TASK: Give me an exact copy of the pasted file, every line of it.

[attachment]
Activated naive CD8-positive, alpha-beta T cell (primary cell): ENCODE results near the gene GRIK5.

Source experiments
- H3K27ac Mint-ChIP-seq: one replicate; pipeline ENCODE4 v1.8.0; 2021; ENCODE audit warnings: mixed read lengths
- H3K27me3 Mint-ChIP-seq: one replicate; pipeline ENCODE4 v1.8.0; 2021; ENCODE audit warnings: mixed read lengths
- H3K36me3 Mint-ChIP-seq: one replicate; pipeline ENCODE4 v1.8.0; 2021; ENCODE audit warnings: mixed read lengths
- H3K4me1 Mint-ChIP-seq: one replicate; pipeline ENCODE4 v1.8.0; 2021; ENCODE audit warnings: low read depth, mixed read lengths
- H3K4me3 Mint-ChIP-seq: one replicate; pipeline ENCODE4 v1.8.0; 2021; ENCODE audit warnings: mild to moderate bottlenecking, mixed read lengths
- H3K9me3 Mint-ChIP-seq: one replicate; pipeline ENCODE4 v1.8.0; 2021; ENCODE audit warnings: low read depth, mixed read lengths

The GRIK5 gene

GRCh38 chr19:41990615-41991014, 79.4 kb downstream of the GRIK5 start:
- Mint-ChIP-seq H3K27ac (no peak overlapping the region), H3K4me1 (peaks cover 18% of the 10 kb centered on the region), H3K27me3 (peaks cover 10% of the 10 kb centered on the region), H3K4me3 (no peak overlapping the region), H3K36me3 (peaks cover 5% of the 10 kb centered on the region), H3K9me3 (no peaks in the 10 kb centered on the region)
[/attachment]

Activated naive CD8-positive, alpha-beta T cell (primary cell): ENCODE results near the gene GRIK5.

Source experiments
- H3K27ac Mint-ChIP-seq: one replicate; pipeline ENCODE4 v1.8.0; 2021; ENCODE audit warnings: mixed read lengths
- H3K27me3 Mint-ChIP-seq: one replicate; pipeline ENCODE4 v1.8.0; 2021; ENCODE audit warnings: mixed read lengths
- H3K36me3 Mint-ChIP-seq: one replicate; pipeline ENCODE4 v1.8.0; 2021; ENCODE audit warnings: mixed read lengths
- H3K4me1 Mint-ChIP-seq: one replicate; pipeline ENCODE4 v1.8.0; 2021; ENCODE audit warnings: low read depth, mixed read lengths
- H3K4me3 Mint-ChIP-seq: one replicate; pipeline ENCODE4 v1.8.0; 2021; ENCODE audit warnings: mild to moderate bottlenecking, mixed read lengths
- H3K9me3 Mint-ChIP-seq: one replicate; pipeline ENCODE4 v1.8.0; 2021; ENCODE audit warnings: low read depth, mixed read lengths

The GRIK5 gene

GRCh38 chr19:41990615-41991014, 79.4 kb downstream of the GRIK5 start:
- Mint-ChIP-seq H3K27ac (no peak overlapping the region), H3K4me1 (peaks cover 18% of the 10 kb centered on the region), H3K27me3 (peaks cover 10% of the 10 kb centered on the region), H3K4me3 (no peak overlapping the region), H3K36me3 (peaks cover 5% of the 10 kb centered on the region), H3K9me3 (no peaks in the 10 kb centered on the region)